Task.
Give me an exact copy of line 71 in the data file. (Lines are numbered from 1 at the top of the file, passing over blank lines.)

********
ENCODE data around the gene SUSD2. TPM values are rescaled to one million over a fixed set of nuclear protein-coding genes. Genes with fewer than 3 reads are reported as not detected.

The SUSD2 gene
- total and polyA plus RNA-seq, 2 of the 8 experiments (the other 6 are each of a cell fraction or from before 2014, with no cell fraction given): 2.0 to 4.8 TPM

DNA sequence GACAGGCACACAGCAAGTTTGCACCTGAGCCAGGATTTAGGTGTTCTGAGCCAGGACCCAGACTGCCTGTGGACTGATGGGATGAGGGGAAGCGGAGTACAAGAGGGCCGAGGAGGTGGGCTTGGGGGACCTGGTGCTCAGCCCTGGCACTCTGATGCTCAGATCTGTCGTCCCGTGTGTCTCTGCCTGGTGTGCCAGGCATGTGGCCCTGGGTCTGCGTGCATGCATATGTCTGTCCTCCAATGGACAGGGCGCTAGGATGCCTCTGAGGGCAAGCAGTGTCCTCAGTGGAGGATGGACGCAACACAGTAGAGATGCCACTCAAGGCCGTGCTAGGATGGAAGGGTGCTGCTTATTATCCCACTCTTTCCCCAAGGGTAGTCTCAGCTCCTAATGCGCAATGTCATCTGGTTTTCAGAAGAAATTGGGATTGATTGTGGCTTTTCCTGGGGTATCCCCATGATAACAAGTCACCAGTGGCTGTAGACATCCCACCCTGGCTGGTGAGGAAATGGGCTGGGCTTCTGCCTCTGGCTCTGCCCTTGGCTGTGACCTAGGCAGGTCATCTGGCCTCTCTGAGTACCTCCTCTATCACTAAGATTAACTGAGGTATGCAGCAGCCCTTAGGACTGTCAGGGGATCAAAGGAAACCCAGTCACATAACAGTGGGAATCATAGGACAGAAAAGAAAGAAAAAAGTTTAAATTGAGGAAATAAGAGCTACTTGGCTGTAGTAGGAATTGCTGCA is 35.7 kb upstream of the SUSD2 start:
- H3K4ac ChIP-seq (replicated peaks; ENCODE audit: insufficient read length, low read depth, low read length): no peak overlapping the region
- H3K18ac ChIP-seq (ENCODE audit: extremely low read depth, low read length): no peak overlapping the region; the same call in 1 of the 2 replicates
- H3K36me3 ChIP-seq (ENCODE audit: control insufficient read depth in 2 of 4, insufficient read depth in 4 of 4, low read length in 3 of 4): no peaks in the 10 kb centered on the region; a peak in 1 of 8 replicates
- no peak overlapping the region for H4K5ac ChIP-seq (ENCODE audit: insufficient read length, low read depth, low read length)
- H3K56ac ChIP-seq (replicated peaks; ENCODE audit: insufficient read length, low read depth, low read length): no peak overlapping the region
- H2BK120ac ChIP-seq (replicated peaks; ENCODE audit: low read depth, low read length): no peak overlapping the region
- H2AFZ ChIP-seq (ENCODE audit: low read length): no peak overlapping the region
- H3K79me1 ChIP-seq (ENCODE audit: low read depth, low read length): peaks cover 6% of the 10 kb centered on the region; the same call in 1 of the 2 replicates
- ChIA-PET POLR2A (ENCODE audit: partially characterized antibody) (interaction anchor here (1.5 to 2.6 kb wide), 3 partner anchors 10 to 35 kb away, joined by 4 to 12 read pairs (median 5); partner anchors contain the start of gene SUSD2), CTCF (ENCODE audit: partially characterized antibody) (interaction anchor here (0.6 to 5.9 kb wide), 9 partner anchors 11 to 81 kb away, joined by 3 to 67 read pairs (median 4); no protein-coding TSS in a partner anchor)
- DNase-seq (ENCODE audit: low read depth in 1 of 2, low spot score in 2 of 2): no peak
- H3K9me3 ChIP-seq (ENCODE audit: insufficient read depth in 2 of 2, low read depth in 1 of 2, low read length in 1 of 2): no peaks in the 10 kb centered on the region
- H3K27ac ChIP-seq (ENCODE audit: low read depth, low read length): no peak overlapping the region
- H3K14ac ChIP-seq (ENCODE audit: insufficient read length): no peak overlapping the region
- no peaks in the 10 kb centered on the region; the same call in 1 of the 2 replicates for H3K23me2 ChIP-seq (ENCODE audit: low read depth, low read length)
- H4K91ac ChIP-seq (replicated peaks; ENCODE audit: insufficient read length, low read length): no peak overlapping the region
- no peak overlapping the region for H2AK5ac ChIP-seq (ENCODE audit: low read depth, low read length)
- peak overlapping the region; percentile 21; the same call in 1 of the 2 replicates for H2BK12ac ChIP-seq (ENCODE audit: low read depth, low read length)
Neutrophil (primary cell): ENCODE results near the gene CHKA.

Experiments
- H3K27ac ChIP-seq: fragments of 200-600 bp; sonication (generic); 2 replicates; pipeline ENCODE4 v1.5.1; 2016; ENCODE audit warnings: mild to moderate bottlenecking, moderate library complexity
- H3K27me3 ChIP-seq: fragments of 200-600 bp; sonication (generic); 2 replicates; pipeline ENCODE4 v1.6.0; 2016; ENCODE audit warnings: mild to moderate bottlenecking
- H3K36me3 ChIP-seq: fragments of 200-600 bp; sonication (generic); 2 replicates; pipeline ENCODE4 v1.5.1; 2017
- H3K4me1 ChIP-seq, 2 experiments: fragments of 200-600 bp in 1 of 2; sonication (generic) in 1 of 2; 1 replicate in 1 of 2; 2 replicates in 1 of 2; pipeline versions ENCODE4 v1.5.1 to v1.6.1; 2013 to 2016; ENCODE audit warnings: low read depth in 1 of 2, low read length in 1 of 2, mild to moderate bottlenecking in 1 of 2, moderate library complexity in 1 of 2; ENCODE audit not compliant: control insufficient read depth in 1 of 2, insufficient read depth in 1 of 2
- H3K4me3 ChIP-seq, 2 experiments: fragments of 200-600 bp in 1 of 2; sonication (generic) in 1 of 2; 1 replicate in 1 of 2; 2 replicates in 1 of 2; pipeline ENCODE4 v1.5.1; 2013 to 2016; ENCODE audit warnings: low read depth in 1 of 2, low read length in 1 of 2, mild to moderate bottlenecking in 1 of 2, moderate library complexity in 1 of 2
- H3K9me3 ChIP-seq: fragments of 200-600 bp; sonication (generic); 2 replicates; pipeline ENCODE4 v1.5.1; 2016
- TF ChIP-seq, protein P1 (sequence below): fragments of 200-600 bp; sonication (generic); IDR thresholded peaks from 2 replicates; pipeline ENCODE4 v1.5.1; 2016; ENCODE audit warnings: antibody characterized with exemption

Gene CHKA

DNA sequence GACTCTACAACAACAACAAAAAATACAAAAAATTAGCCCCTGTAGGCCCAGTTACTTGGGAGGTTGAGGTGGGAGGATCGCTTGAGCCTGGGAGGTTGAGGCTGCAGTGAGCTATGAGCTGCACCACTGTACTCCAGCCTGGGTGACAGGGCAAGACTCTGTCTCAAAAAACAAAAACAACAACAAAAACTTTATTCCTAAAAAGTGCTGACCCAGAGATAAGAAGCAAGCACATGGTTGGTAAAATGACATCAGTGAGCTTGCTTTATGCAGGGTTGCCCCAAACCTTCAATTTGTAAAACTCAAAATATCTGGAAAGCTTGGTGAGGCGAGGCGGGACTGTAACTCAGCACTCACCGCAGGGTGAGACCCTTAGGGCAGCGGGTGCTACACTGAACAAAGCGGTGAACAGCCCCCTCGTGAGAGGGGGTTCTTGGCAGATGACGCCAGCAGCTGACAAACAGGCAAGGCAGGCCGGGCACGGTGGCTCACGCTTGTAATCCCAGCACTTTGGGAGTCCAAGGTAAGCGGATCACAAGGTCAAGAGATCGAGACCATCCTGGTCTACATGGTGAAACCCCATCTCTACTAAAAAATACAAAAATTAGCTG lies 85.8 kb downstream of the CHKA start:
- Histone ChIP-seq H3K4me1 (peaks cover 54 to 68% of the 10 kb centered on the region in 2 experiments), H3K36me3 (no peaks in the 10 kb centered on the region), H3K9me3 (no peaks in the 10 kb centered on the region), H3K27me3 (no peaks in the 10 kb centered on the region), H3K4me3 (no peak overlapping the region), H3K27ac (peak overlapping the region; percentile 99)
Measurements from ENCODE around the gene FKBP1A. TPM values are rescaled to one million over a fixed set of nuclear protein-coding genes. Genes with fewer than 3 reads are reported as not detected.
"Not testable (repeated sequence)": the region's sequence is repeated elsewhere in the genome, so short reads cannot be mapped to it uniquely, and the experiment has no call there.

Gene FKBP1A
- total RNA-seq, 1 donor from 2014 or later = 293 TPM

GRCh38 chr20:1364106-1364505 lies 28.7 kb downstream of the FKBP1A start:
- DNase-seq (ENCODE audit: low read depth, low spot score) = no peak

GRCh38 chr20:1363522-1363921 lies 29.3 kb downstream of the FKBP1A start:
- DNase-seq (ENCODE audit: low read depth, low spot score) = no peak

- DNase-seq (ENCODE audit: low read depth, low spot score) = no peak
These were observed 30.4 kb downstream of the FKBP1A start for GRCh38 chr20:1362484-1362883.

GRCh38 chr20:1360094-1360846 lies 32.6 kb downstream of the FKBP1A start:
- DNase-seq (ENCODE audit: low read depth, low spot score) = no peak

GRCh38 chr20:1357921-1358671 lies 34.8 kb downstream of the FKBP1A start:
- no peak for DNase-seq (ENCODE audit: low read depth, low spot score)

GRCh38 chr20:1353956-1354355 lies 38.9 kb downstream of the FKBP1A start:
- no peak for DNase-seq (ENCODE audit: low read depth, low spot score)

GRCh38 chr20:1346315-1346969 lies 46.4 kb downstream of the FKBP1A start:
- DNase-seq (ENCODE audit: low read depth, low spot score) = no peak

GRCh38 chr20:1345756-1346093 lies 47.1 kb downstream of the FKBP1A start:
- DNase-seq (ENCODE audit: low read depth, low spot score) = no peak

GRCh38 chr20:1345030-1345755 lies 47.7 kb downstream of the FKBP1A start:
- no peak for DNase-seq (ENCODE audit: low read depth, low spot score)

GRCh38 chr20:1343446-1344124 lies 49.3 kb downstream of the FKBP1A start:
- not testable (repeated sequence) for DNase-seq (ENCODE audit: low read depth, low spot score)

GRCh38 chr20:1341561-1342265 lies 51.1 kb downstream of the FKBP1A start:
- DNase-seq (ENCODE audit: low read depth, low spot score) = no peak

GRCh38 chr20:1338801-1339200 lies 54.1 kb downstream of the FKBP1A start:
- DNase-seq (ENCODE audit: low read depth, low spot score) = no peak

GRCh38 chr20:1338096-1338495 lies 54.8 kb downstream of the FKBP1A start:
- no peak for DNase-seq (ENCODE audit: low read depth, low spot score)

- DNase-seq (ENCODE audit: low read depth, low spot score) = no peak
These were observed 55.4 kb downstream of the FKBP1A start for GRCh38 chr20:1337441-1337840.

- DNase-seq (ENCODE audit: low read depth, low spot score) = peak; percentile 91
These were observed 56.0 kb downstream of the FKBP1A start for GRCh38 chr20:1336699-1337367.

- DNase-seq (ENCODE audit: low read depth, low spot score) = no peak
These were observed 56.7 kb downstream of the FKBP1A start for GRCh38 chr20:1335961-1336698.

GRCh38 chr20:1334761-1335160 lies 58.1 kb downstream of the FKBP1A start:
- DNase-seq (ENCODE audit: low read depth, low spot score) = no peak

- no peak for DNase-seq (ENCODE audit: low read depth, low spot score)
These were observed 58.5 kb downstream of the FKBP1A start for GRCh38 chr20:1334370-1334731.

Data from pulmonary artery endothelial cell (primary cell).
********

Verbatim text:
- DNase-seq (ENCODE audit: low read depth, low spot score) = no peak